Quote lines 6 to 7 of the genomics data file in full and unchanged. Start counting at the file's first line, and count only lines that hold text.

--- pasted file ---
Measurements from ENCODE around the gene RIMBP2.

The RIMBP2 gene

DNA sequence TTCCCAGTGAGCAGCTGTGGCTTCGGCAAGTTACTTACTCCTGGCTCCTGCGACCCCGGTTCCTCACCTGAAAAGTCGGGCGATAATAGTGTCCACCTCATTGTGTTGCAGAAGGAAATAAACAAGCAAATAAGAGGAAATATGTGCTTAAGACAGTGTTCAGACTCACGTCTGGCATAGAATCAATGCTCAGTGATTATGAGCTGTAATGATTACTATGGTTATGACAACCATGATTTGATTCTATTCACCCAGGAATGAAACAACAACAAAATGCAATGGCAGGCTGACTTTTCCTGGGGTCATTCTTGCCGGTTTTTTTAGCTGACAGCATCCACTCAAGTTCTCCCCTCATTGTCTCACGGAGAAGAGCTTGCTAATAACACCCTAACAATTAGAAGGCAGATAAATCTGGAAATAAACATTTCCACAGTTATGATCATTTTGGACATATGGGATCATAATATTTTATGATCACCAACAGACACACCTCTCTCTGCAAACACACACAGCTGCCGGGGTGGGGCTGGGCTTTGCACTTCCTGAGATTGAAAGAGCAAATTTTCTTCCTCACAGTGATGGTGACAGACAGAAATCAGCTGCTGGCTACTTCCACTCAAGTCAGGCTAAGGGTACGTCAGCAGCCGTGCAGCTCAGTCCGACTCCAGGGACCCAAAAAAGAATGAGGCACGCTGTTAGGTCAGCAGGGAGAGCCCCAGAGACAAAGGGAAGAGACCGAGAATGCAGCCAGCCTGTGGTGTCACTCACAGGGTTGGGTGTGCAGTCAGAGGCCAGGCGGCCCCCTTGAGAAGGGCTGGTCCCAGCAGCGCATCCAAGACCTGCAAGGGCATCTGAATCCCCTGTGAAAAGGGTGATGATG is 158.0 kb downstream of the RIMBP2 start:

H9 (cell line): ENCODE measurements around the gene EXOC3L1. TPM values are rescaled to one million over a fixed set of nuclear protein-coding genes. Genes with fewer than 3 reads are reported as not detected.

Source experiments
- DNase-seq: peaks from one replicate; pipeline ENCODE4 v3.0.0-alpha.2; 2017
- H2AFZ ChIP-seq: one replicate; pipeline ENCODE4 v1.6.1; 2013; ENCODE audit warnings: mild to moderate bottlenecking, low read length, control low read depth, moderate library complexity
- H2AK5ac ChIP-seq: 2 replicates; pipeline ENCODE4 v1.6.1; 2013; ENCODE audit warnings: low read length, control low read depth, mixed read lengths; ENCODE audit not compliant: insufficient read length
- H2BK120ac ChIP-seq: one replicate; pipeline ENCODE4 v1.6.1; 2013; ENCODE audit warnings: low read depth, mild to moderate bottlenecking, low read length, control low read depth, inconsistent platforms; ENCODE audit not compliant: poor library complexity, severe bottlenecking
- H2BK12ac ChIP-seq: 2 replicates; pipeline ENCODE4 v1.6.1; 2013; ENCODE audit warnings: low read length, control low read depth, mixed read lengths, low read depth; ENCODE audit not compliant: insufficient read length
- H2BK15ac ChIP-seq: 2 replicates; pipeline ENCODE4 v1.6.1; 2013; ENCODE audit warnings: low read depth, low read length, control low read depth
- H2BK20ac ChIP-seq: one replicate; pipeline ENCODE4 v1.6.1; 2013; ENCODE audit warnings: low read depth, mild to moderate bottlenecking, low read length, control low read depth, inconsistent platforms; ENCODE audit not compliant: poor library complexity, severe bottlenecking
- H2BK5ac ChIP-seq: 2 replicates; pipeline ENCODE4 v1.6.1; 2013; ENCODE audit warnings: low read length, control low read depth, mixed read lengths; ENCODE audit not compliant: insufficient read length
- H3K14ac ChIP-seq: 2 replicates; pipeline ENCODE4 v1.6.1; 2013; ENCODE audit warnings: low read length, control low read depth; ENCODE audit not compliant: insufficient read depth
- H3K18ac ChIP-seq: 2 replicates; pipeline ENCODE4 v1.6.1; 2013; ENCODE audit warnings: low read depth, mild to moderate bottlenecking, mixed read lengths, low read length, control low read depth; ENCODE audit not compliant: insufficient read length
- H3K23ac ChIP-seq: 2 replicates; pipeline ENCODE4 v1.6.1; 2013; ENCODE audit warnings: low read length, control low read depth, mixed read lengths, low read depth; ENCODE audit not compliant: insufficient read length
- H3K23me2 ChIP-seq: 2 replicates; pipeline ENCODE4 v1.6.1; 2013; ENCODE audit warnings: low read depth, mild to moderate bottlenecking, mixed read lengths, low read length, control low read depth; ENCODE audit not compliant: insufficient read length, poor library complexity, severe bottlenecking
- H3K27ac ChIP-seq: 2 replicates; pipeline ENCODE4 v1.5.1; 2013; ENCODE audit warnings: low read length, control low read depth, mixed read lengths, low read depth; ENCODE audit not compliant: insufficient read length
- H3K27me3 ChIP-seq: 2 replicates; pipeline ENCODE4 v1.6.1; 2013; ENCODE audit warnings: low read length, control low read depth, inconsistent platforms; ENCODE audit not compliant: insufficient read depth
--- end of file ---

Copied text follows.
- DNase-seq: peaks from one replicate; pipeline ENCODE4 v3.0.0-alpha.2; 2017
- H2AFZ ChIP-seq: one replicate; pipeline ENCODE4 v1.6.1; 2013; ENCODE audit warnings: mild to moderate bottlenecking, low read length, control low read depth, moderate library complexity